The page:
As part of unpublished Turner research informed by local knowledge, Dr Bernard Richards suggested this is a view below Dudley Castle, comparing it with a subject by David Cox (1783–1859),1 perhaps Cox’s 1830’s Dudley Castle with Lime Kilns and Canal (Dudley Art Gallery),2 loosely comparable to Turner’s watercolour Dudley, Worcestershire of about 1832 (Lady Lever Art Gallery, Port Sunlight),3 engraved in 1835 for the Picturesque Views in England and Wales (Tate impressions: T05097, T06113, T06114). However, while Cox’s landscape is conventional, with the kilns and canal in the foreground and the castle on the horizon, the subject of Turner’s rapid sketch here, made with the page turned vertically, is so uncertain that only his apparent inscriptions ‘Lime’ and ‘New Basin’ give clues as to a specific setting, which may be the Dudley Canal at Tipton, north of the castle. Turner’s broad hatching above what may be an archway or opening may even indicate that the sketch was made inside a tunnel; if so, whether the site was associated with a canal or local limestone mining and quarrying remains unclear.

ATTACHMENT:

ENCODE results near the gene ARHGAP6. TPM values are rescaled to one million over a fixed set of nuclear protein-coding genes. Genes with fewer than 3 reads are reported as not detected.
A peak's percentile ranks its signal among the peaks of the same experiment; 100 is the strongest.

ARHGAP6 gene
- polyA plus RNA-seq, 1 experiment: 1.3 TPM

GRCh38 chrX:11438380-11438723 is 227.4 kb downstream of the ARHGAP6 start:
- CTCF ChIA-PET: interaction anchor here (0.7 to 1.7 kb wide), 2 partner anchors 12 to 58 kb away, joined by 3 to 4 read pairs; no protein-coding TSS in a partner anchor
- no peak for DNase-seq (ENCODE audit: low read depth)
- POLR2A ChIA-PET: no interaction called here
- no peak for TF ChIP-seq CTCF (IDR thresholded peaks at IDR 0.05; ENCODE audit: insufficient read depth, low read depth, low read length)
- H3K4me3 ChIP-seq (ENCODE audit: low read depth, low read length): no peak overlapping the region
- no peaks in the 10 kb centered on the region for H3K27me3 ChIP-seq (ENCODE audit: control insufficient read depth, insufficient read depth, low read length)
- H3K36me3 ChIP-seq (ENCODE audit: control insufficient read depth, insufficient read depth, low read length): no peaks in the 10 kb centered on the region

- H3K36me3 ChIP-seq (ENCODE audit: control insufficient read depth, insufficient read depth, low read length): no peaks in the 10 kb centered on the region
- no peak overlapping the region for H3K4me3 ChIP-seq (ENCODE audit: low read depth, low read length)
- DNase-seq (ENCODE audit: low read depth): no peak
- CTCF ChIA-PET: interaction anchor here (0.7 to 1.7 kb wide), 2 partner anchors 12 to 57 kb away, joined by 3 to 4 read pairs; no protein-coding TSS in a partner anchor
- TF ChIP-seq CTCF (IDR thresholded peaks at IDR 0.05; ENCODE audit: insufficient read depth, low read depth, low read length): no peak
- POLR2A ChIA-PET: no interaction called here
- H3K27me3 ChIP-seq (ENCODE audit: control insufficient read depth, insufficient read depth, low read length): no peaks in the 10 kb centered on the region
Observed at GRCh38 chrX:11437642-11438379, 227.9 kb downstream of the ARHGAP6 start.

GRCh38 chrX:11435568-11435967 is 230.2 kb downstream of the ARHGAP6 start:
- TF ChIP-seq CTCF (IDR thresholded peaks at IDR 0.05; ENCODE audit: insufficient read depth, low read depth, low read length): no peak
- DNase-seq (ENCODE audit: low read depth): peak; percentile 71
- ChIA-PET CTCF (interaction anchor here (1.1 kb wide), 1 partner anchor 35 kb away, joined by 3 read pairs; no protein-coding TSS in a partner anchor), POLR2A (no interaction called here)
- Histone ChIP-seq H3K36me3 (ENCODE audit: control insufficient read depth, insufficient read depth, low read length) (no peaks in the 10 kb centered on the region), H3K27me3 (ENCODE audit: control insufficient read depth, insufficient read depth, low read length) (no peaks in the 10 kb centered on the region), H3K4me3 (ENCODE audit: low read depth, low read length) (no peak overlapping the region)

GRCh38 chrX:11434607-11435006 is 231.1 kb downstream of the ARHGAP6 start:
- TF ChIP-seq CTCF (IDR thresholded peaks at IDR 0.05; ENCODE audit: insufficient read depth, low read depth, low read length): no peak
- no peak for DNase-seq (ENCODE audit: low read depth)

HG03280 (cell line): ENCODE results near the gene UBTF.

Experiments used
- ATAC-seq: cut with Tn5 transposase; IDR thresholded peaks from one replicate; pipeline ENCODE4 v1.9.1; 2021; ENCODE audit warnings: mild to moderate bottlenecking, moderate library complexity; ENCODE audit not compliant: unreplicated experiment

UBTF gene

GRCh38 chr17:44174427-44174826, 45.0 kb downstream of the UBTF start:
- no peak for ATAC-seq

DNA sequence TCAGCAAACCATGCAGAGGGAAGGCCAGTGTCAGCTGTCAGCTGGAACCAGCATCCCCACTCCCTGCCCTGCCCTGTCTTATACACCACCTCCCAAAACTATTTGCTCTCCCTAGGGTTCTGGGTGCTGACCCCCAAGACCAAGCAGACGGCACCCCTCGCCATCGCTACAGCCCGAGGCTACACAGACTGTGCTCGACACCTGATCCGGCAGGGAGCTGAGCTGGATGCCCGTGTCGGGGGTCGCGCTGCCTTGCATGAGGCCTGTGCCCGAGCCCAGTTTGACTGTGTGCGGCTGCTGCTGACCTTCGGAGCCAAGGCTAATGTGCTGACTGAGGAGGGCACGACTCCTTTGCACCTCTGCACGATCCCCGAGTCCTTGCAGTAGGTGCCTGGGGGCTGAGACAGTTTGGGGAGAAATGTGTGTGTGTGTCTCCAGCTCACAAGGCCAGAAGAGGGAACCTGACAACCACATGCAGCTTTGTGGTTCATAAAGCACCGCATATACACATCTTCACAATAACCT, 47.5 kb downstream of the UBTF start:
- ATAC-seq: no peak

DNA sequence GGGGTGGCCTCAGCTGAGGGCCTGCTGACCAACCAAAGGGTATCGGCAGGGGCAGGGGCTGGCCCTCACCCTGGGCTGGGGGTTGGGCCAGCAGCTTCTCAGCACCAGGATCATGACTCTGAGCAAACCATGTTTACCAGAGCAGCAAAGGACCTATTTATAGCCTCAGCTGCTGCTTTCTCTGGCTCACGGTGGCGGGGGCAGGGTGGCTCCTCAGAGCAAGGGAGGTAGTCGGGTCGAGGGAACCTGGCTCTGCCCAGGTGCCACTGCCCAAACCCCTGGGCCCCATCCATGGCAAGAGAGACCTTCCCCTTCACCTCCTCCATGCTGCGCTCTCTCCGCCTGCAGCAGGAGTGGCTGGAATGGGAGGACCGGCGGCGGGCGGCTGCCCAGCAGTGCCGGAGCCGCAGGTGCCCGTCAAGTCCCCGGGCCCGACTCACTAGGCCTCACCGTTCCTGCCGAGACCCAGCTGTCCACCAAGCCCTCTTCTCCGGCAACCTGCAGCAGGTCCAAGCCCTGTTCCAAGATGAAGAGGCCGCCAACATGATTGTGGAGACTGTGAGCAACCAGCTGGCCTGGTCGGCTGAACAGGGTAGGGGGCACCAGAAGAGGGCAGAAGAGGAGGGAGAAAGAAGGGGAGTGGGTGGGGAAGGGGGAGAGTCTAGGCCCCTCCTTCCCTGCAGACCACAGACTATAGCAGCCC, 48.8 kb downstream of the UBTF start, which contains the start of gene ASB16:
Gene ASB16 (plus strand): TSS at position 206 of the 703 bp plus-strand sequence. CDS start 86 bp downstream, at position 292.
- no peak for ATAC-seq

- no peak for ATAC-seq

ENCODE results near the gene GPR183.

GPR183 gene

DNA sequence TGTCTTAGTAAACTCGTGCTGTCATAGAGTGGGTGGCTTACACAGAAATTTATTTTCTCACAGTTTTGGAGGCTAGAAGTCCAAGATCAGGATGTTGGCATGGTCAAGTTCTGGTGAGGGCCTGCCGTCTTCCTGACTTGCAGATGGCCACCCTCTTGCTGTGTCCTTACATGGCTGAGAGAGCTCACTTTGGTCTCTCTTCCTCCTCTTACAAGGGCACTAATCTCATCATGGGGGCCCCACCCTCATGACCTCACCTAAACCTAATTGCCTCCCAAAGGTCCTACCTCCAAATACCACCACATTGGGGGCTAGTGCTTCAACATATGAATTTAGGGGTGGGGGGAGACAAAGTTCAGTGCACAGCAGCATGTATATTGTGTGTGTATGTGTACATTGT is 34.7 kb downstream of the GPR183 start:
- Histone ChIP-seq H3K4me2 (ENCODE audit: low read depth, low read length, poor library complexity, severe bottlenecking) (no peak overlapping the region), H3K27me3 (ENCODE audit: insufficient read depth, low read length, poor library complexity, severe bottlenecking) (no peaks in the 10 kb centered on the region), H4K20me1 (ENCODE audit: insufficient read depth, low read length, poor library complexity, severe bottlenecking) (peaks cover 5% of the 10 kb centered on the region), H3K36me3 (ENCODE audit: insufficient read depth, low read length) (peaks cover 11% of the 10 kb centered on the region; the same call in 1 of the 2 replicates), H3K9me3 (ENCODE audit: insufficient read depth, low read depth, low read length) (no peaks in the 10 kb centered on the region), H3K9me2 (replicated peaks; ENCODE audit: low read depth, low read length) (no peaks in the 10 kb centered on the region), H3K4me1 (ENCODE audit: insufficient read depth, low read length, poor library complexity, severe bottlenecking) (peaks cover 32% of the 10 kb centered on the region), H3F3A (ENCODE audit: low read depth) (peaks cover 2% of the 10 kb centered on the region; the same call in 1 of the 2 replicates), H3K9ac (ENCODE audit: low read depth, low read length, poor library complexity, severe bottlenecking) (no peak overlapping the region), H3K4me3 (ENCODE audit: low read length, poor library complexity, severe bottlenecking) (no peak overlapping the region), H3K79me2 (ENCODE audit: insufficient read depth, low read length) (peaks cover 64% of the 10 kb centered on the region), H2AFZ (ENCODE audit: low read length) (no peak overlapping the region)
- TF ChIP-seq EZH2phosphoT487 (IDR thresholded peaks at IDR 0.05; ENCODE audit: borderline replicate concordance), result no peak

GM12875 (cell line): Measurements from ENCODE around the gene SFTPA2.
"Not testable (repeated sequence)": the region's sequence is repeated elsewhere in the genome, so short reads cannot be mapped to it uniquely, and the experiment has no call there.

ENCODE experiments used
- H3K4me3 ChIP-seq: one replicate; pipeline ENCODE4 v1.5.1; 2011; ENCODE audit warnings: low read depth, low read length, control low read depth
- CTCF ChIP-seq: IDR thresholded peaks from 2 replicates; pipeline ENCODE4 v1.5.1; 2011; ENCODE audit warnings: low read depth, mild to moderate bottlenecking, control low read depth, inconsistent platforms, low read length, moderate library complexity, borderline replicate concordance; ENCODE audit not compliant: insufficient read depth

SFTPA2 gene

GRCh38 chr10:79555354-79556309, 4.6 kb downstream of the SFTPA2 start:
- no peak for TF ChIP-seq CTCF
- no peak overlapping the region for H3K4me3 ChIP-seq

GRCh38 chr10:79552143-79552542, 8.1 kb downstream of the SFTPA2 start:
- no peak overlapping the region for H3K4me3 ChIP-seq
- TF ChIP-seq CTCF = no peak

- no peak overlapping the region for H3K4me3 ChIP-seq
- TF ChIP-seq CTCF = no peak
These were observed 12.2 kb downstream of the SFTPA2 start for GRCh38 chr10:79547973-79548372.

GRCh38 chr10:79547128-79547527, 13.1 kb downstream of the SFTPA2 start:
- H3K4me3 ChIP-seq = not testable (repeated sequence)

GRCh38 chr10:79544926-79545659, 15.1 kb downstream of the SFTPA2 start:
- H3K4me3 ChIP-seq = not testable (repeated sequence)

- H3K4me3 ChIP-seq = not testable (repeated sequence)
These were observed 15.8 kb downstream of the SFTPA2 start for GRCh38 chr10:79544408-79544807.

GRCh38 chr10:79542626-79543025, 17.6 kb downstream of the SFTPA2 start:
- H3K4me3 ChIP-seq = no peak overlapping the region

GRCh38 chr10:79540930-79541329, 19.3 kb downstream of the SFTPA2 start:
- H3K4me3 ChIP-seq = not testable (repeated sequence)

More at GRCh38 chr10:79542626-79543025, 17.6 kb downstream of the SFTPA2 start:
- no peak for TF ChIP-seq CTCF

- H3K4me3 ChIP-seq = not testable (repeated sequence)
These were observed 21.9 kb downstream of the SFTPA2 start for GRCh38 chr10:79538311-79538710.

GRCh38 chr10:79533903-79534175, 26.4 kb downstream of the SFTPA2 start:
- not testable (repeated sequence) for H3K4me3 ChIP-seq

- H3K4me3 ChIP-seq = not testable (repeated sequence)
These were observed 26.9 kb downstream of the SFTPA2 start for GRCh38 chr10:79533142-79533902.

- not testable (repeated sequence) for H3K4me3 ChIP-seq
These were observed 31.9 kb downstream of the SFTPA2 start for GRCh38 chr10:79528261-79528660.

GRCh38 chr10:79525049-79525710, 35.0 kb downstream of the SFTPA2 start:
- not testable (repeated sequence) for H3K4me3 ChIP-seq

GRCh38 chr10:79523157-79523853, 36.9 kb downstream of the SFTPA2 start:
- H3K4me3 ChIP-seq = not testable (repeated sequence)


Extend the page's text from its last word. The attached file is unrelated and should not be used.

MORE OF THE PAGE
Conversation with the author, 14 May 2013.
See William S. Rodner, ‘Turner’s “Dudley”: Continuity, Change and Adaptability in the Industrial Black Country’, Turner Studies, vol.8, no.1, Summer 1988, p.38, ill.8.
Andrew Wilton, J.M.W. Turner: His Life and Work, Fribourg 1979, p.400 no.858, pl.195.